C.S. Lewis and the Feverish Passion of ‘Love in the Time of Cholera’

Which is better: passion or commitment? (Hint: It’s a trick question.) [Read more...]

Quoth Nathaniel Hawthorne: ‘Burn, Baby, Burn’

A great American author strikes a match and watches the world go down in flames. [Read more...]

The Once and Future (Totally Depraved) King

In which everyone is awful, and King Arthur very nearly becomes a Calvinist [Read more...]

The Woman in White and the Sassy Single Sister

Can you have a happily-ever-after without Prince Charming? [Read more...]

Chasing the Orgastic Future with Jay Gatsby

Review of The Great Gatsby by F. Scott Fitzgerald The first time I read The Great Gatsby, I was high on codeine—recovering from surgery—and had vivid hallucinatory dreams of the green light every night for a week. Almost twenty years later, the trailer for Baz Luhrmann’s forthcoming screen adaptation is making the rounds, and I see [Read More...]

The Romance of the Noble Savage: The Deerslayer

Review of The Deerslayer by James Fenimore Cooper Five white people are holed up in a floating cabin in the middle of a lake and surrounded on all sides by woods infested with hostile Huron Indians bent on murder, rape, and pillage. A tense game of cat and mouse ensues as intricate as chess: maneuvering for [Read More...]

Slaughterhouse-Five

Review of Slaughterhouse-Five by Kurt Vonnegut By COYLE NEAL Billy Pilgrim has become unstuck in time. That is, he does not live from second to second as most of us do, but instead jumps to the future, and then back to the past, and then again to the present (whatever that means—it can be hard [Read More...]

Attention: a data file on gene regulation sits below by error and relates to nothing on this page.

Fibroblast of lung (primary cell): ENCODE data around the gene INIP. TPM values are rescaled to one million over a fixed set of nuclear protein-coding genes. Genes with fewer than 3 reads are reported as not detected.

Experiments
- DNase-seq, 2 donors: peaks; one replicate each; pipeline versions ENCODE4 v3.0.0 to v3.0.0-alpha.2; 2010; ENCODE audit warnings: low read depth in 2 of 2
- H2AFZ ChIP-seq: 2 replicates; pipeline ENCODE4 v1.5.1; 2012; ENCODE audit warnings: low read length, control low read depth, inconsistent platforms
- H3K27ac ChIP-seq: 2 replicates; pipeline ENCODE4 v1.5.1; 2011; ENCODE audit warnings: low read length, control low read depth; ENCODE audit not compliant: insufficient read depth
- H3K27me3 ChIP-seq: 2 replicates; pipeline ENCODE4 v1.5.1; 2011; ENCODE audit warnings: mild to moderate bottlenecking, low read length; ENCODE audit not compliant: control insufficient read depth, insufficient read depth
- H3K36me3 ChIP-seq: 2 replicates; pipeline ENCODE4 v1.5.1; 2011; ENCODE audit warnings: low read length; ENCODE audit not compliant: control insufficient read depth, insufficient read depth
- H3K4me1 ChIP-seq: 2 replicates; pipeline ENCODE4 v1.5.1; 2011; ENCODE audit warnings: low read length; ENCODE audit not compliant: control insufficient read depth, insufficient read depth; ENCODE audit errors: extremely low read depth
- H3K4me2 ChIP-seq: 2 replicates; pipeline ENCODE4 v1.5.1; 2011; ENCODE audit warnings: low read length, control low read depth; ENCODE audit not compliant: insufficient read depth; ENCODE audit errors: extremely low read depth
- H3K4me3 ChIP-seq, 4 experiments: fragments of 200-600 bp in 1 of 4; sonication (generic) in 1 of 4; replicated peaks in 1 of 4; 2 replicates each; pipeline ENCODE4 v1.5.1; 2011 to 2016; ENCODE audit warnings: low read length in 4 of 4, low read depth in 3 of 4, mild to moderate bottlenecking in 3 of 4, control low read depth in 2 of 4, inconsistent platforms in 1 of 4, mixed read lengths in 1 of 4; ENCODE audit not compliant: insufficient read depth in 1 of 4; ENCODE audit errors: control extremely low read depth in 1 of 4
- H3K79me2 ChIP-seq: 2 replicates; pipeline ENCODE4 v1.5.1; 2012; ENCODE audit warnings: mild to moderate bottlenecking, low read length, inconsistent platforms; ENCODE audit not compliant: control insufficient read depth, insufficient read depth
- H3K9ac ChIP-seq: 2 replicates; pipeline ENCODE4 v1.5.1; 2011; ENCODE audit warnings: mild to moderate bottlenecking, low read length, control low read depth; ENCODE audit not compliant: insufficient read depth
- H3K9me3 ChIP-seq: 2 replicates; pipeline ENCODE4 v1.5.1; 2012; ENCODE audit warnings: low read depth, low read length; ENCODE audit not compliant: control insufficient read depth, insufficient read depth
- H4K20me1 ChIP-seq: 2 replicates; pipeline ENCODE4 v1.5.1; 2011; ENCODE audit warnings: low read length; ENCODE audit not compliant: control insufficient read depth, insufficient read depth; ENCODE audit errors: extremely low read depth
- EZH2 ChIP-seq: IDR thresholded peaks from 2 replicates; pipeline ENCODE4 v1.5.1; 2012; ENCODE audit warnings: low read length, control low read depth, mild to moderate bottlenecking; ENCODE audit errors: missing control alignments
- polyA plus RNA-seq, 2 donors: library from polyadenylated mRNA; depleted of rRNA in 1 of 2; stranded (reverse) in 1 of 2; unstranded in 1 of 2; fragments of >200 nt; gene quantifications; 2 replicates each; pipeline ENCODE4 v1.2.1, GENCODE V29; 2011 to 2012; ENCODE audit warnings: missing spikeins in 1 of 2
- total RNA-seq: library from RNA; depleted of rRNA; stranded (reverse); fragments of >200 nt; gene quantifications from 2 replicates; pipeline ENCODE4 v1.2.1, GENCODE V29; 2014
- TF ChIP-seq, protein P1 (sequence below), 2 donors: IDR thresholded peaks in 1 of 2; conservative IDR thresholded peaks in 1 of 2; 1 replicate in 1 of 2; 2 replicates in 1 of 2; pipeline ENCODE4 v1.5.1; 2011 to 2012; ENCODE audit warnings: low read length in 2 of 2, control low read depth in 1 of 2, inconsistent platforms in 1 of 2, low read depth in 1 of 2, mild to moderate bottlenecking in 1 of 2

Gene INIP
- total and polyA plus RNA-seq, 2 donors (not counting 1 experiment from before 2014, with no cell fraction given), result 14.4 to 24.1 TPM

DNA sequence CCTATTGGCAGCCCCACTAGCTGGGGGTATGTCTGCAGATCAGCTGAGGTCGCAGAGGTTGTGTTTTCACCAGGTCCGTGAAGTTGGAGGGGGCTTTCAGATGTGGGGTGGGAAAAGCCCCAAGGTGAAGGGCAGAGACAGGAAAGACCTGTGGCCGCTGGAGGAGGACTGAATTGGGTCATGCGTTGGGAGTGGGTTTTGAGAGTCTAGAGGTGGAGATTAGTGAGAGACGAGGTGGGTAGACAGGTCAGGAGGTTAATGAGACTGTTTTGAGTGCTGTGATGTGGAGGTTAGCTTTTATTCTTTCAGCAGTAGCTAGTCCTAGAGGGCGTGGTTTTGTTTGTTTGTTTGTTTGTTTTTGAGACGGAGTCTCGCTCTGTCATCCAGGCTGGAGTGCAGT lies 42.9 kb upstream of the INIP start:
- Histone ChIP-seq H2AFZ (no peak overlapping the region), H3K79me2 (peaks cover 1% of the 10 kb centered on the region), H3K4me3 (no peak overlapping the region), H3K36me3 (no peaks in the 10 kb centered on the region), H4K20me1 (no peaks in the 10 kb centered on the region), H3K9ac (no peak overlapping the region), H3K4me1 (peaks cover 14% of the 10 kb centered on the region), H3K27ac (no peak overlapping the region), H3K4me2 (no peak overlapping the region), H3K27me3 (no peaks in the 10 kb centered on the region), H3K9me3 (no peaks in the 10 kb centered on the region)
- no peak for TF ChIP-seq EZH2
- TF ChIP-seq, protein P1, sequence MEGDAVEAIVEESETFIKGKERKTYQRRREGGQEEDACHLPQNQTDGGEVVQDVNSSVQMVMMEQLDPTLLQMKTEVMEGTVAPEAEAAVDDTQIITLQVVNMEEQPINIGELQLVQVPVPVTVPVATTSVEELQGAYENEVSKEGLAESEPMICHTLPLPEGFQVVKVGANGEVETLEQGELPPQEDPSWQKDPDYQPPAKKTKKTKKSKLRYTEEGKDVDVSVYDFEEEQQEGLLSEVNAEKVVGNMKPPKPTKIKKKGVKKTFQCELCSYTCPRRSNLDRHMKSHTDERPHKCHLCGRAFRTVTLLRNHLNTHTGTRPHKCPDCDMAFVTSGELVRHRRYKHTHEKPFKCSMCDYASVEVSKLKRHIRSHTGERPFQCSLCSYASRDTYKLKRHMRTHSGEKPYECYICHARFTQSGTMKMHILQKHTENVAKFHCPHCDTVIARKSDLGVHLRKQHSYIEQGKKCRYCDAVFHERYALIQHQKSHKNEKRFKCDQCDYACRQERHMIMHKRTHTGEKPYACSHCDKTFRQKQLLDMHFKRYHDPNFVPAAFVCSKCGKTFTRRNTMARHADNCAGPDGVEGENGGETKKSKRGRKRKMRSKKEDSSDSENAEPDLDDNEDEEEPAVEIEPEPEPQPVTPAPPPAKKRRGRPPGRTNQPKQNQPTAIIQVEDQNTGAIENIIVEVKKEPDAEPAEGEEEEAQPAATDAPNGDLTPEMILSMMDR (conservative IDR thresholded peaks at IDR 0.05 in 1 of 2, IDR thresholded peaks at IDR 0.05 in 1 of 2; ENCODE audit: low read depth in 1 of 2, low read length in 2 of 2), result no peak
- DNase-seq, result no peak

Kafka’s World Without Grace

Review of The Trial, by Franz Kafka By PAUL D. MILLER A hundred years ago, a German-speaking Czech insurance salesman—and a secular Jew—wrote three incomplete novels and a handful of short stories and died young. His reputation soared among literati, who speak of this man—Franz Kafka—in the hushed, awed tones reserved for the great and [Read More...]

Pride and Prejudice and Blitzkrieg: Tolstoy’s War and Peace

Review of War and Peace by Leo Tolstoy By PAUL D. MILLER War and Peace is five hundred and sixty thousand words long. It is more than twice as long as Moby Dick, almost triple the length of Jane Eyre, more than quadruple Augustine’s Confessions. It is one great pulsating mass of text, a grey rising [Read More...]

The Source of Sanctification: Human or Divine?

Review of The Secret Garden, by Frances Hodgson Burnett By ALEXIS NEAL Mistress Mary, quite contrary, How does your garden grow? With silver bells and cockle shells And marigolds all in a row! So goes the nursery rhyme taunt sung to the central character in Frances Hodgson Burnett’s classic children’s novel, The Secret Garden. And [Read More...]


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